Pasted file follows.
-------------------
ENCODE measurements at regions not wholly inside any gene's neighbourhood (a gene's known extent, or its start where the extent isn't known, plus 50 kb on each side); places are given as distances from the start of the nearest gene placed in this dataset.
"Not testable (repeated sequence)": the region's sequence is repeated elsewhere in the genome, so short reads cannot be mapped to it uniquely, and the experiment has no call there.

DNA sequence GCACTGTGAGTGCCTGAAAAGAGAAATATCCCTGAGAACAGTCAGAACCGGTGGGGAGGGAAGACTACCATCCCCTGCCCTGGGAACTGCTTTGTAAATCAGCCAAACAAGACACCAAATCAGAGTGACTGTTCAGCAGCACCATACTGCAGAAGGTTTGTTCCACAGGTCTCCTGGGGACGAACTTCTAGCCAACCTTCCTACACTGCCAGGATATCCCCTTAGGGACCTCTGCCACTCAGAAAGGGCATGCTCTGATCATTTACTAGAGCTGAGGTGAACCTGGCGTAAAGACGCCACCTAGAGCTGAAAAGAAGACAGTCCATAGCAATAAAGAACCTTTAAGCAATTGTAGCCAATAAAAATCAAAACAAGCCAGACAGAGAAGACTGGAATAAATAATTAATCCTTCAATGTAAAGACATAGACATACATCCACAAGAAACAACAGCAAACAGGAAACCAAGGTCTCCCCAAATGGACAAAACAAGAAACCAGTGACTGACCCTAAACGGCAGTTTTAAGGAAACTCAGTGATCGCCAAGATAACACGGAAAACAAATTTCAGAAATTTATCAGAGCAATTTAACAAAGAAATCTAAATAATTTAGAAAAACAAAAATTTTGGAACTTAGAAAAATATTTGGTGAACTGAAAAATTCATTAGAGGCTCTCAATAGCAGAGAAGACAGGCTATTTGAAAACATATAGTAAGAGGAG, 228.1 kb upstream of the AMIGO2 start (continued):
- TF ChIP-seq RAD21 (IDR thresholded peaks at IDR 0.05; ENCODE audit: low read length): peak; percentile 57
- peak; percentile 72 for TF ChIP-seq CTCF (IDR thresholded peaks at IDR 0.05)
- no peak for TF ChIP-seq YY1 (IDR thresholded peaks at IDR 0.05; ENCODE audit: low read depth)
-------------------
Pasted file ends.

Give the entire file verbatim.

ENCODE measurements at regions not wholly inside any gene's neighbourhood (a gene's known extent, or its start where the extent isn't known, plus 50 kb on each side); places are given as distances from the start of the nearest gene placed in this dataset.
"Not testable (repeated sequence)": the region's sequence is repeated elsewhere in the genome, so short reads cannot be mapped to it uniquely, and the experiment has no call there.

DNA sequence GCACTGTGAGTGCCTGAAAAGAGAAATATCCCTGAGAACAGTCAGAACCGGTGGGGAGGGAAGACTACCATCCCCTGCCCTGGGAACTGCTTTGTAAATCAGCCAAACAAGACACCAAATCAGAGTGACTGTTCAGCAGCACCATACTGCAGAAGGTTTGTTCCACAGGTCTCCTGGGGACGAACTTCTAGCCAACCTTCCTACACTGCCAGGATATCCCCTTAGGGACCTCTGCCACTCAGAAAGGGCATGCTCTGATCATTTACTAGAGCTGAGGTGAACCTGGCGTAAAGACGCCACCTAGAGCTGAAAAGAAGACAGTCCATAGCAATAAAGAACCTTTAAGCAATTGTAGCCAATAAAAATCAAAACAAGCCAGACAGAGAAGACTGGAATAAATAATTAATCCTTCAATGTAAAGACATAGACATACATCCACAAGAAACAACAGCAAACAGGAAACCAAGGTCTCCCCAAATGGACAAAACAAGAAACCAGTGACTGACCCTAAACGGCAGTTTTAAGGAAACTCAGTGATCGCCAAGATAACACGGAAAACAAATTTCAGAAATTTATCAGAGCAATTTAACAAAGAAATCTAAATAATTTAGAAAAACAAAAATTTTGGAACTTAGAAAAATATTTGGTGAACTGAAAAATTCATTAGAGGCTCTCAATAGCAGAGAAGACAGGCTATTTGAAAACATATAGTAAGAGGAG, 228.1 kb upstream of the AMIGO2 start (continued):
- TF ChIP-seq RAD21 (IDR thresholded peaks at IDR 0.05; ENCODE audit: low read length): peak; percentile 57
- peak; percentile 72 for TF ChIP-seq CTCF (IDR thresholded peaks at IDR 0.05)
- no peak for TF ChIP-seq YY1 (IDR thresholded peaks at IDR 0.05; ENCODE audit: low read depth)